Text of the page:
Protestant Nonconformity in Glen Parva and South Wigston

South Wigston is a late Victorian ‘suburban village’, created in the 1880s from bare fields alongside a railway junction 4 miles south of Leicester, by brick manufacturer and builder Orson Wright. It forms part of the civil parish of Glen Parva and South Wigston.

All the places of worship are in South Wigston village, and include St Thomas’s Anglican church, built in 1893 to replace a mission hall of 1886.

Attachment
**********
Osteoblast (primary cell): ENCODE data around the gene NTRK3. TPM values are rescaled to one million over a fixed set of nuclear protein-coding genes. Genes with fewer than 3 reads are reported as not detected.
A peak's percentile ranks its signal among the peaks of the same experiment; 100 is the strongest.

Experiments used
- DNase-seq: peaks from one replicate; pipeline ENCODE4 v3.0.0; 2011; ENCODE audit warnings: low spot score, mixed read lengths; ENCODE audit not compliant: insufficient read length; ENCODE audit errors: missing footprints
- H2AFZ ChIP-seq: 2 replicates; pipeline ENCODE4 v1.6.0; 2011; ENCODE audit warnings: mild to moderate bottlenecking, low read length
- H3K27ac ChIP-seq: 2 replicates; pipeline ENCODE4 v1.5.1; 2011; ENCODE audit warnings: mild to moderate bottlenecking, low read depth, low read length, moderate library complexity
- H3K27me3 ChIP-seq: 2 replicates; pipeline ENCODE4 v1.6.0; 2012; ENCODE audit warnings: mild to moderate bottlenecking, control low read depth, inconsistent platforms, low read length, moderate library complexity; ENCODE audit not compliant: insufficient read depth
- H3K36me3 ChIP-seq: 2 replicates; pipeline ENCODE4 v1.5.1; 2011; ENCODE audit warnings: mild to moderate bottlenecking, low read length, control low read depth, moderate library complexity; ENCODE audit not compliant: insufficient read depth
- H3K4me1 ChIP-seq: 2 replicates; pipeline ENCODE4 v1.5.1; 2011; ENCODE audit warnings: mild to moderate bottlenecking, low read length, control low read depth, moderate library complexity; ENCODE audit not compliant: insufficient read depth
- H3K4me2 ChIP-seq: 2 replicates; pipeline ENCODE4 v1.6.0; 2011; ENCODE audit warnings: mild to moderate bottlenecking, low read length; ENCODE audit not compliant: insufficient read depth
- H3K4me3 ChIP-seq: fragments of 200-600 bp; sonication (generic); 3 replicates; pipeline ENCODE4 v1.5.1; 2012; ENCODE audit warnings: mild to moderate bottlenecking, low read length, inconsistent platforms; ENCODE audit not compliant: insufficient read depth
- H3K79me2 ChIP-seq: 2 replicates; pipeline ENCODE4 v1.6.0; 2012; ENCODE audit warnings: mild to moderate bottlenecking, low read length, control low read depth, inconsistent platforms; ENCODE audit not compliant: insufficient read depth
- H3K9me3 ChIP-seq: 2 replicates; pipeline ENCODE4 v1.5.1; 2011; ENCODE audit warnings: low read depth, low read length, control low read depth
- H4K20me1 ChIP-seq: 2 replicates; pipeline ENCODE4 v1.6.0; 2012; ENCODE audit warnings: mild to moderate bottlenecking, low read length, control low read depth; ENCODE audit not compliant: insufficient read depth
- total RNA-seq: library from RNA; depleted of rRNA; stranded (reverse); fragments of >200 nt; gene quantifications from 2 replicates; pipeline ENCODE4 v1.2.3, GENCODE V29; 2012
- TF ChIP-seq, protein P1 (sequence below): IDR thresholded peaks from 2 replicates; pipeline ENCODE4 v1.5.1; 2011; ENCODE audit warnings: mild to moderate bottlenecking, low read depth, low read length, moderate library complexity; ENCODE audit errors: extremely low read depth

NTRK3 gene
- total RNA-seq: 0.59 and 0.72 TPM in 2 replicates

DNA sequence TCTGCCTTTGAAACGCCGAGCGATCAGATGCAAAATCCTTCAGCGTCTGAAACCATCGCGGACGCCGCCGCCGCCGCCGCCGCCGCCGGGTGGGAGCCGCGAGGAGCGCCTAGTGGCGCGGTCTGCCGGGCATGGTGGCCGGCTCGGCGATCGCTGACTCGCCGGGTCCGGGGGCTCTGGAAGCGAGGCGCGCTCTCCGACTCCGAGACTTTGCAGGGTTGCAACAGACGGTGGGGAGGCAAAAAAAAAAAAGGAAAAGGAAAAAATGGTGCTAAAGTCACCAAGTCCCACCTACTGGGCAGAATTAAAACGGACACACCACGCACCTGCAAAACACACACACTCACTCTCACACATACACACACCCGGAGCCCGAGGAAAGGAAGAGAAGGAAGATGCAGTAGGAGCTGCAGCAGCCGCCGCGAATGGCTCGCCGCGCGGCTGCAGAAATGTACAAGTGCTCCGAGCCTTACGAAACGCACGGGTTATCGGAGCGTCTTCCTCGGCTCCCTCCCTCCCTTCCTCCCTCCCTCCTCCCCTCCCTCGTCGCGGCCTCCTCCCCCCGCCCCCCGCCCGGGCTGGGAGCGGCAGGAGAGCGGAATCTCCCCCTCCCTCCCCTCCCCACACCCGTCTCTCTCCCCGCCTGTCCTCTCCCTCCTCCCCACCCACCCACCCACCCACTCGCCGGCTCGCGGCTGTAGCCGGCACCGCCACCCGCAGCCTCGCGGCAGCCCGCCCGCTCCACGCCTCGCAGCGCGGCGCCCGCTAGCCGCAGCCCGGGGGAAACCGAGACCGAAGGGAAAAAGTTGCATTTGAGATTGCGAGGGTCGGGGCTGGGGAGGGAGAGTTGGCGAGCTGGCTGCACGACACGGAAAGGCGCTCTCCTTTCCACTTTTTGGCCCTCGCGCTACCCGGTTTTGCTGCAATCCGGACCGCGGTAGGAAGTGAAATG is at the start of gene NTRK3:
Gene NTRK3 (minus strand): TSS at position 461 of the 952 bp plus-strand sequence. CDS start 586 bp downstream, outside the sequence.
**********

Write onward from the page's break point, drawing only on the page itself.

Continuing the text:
A Congregational chapel was built in 1886 on Blaby Road, with 400 sittings.[1] A Wesleyan chapel also stood on Blaby Road by 1895, and there was a ‘Christian meeting house’ in Canal Street.[2] By 1916 a further Methodist chapel had been added, on Countesthorpe Road.[3]

In 2015 there are Congregational, Methodist and United Reformed Churches in South Wigston.

Notes

[1] Kelly’s Dir. Leics (1916), p. 85

[2] Kelly’s Dir. Leics (1895), p. 76

[3] Kelly’s Dir. Leics (1916), p. 85